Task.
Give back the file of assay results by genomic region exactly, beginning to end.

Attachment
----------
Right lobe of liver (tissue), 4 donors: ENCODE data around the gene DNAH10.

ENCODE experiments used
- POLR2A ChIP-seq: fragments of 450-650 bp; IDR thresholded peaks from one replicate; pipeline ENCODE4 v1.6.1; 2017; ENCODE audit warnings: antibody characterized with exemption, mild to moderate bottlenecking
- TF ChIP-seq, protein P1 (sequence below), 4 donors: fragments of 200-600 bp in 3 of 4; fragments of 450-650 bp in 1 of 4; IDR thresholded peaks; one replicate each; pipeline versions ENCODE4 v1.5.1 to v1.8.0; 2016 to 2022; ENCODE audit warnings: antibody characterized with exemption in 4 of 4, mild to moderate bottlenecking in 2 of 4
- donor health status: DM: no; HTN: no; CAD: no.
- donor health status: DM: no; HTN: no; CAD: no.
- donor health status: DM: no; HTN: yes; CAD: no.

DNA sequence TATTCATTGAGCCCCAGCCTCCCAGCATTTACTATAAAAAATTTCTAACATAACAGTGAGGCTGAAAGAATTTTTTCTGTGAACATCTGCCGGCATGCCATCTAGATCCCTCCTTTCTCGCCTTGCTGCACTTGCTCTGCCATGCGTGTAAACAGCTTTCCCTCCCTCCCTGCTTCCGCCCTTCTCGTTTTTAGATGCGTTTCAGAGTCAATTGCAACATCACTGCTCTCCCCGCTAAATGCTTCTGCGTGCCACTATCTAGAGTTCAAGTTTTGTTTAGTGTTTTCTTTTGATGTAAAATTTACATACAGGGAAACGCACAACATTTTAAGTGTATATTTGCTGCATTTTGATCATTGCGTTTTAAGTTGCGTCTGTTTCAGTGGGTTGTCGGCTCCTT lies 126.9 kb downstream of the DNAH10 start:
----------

Right lobe of liver (tissue), 4 donors: ENCODE data around the gene DNAH10.

ENCODE experiments used
- POLR2A ChIP-seq: fragments of 450-650 bp; IDR thresholded peaks from one replicate; pipeline ENCODE4 v1.6.1; 2017; ENCODE audit warnings: antibody characterized with exemption, mild to moderate bottlenecking
- TF ChIP-seq, protein P1 (sequence below), 4 donors: fragments of 200-600 bp in 3 of 4; fragments of 450-650 bp in 1 of 4; IDR thresholded peaks; one replicate each; pipeline versions ENCODE4 v1.5.1 to v1.8.0; 2016 to 2022; ENCODE audit warnings: antibody characterized with exemption in 4 of 4, mild to moderate bottlenecking in 2 of 4
- donor health status: DM: no; HTN: no; CAD: no.
- donor health status: DM: no; HTN: no; CAD: no.
- donor health status: DM: no; HTN: yes; CAD: no.

DNA sequence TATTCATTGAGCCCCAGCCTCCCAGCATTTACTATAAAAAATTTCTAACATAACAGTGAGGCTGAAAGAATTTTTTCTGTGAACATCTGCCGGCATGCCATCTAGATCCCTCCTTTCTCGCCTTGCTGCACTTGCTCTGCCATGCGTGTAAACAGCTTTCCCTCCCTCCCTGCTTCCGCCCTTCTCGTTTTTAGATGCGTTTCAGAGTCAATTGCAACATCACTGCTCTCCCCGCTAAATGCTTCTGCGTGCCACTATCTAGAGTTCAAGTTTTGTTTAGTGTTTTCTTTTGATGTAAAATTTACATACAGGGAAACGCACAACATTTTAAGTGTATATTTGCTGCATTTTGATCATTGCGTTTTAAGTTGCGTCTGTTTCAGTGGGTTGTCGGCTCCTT lies 126.9 kb downstream of the DNAH10 start: